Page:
The Co‐Formation of Spheroids and Quasars Traced in their Clustering
Hopkins, Philip F.
Coil, Alison L.
Myers, Adam D.
Cox, Thomas J.
Spergel, David N.
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CitationHopkins, Philip F., Adam Lidz, Lars Hernquist, Alison L. Coil, Adam D. Myers, Thomas J. Cox, and David N. Spergel. 2007. “The Co‐Formation of Spheroids and Quasars Traced in Their Clustering.” The Astrophysical Journal 662 (1): 110–30. https://doi.org/10.1086/517512.
AbstractWe compare observed clustering of quasars and galaxies as a function of redshift, mass, luminosity, and color/morphology, to constrain models of quasar fueling and the co-evolution of spheroids and supermassive black holes (BHs). High-redshift quasars are shown to be drawn from the progenitors of local early-type galaxies, with the characteristic quasar luminosity L* reflecting a characteristic mass of " active'' BH/host populations at each epoch. Evolving observed high-z quasar clustering to z = 0 predicts a trend of clustering in "quasar remnants'' as a function of stellar mass identical to that observed for early types. However, quasar clustering does not simply reflect observed early (or late) type populations; at each redshift, quasars cluster as an " intermediate'' population. Comparing with the age of elliptical stellar populations as a function of mass reveals that this " intermediate'' population represents those ellipticals undergoing or terminating their final significant star formation activity at the given epoch. Assuming that quasar triggering is associated with the formation/termination epoch of ellipticals predicts quasar clustering at all observed redshifts without any model dependence or assumptions about quasar light curves, lifetimes, or accretion rates. This is not true for disks or quasar halos; i. e., quasars do not generically trace star formation or halo assembly. Quasar clustering at all redshifts is consistent with similar to 4 x 10(12) h(-1) M-circle dot, similar to group scales. This supports scenarios in which major mergers dominate the bright, high-redshift quasar populations. We show how improved clustering measurements can be used to constrain lower luminosity AGN fueling and whether or not accretion /star formation can " shut down'' at z > 3.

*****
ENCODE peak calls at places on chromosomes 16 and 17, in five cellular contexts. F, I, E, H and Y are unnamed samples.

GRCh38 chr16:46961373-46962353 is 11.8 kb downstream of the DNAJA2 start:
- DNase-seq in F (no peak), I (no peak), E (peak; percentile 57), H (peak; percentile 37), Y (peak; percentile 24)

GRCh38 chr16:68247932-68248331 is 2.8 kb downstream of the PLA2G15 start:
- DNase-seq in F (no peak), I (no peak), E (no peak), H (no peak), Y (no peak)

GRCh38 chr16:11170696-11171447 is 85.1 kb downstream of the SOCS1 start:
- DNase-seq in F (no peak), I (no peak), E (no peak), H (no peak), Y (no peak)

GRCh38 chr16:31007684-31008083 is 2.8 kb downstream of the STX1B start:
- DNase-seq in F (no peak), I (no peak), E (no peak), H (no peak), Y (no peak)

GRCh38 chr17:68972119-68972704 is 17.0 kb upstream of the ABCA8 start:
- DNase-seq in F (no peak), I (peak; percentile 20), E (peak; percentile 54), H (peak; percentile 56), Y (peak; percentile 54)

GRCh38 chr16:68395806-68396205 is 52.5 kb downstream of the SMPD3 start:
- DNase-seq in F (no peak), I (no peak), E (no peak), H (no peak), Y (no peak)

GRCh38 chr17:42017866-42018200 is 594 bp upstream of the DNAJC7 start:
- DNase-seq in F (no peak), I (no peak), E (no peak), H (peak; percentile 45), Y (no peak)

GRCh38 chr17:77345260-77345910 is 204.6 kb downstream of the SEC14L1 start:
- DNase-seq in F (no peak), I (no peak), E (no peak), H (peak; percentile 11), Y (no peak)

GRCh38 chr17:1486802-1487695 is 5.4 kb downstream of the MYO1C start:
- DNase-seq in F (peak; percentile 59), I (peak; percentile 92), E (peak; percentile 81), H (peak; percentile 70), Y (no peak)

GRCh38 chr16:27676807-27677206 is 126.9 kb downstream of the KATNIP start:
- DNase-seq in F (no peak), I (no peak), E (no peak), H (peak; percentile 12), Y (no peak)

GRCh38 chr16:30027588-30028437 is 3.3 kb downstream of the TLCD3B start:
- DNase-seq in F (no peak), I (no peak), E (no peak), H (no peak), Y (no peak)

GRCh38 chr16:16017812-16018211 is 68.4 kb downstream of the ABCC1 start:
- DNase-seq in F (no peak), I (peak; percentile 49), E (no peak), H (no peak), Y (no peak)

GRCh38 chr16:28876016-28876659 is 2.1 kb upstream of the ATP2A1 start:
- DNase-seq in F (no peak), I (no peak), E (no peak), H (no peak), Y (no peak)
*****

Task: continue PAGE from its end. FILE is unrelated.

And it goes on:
Citable link to this pagehttp://nrs.harvard.edu/urn-3:HUL.InstRepos:41381856
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